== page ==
Marine and Freshwater Research Marine and Freshwater Research Society
Advances in the aquatic sciences

Carbon in catchments: connecting terrestrial carbon losses with aquatic metabolism

Jonathan J. Cole, Jonathan J. Cole, Nina F. Caraco and Nina F. Caraco

Marine and Freshwater Research 52(1) 101 - 110
Published: 2001


For a majority of aquatic ecosystems, respiration (R) exceeds autochthonous gross primary production (GPP). These systems have negative net ecosystem production ([NEP]=[GPP]–R) and ratios of [GPP]/R of <1. This net heterotrophy can be sustained only if aquatic respiration is subsidized by organic inputs from the catchment. Such subsidies imply that organic materials that escaped decomposition in the terrestrial environment must become susceptible to decomposition in the linked aquatic environment.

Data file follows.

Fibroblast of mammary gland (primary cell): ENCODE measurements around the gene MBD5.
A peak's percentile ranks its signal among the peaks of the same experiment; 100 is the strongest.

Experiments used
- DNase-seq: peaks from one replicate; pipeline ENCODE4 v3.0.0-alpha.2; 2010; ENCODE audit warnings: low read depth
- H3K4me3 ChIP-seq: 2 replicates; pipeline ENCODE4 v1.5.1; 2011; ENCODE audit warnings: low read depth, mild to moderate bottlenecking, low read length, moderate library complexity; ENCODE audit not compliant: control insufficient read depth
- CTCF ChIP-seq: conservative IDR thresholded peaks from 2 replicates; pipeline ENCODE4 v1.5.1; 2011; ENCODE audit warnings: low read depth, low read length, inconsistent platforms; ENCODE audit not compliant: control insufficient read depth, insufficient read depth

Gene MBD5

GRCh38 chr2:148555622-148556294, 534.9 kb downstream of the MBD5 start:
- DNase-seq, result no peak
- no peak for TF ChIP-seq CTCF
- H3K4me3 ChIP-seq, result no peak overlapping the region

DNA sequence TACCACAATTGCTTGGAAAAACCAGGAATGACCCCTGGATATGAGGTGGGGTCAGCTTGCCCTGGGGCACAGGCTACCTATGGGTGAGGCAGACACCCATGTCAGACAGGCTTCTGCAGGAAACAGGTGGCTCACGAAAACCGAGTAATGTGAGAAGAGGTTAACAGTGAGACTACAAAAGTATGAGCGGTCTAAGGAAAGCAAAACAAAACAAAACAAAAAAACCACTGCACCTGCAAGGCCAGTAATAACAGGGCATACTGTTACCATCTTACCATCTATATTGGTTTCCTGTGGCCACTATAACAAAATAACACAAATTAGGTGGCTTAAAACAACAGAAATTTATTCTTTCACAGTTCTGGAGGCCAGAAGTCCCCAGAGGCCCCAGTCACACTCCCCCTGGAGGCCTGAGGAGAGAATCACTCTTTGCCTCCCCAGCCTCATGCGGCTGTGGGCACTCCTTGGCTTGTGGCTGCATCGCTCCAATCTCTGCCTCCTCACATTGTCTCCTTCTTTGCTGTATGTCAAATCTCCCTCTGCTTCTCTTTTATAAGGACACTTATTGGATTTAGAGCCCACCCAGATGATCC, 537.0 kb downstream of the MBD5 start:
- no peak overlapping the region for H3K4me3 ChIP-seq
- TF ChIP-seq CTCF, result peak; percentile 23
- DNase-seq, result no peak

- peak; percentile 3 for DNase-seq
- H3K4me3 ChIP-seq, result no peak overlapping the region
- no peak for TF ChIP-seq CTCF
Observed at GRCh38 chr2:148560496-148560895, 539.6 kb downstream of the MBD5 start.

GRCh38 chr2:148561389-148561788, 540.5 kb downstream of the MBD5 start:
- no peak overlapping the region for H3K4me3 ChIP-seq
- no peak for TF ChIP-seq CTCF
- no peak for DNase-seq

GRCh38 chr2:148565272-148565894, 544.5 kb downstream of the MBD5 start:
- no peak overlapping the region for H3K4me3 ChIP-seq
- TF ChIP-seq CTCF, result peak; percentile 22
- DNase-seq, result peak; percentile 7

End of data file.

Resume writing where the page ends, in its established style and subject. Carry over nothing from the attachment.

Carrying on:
Using a moderate-sized catchment in North America, the Hudson River (catchment area 33500 km2), evidence is presented for the magnitude of net heterotrophy. All approaches (CO2 gas flux; O2 gas flux; budget and gradient of dissolved organic C; and the summed components of primary production and respiration within the ecosystem) indicate that system respiration exceeds gross primary production by ~200 g C m-2 year-1. Highly 14C-depleted C of ancient terrestrial origin (1000–5000 years old) may be an important source of labile organic matter to this riverine system and support this excess respiration. The mechanisms by which organic matter is preserved for centuries to millennia in terrestrial soils and decomposed in a matter of weeks in a river connect modern riverine metabolism to historical terrestrial conditions.

Keywords: river, watershed, pCO2

© CSIRO 2001

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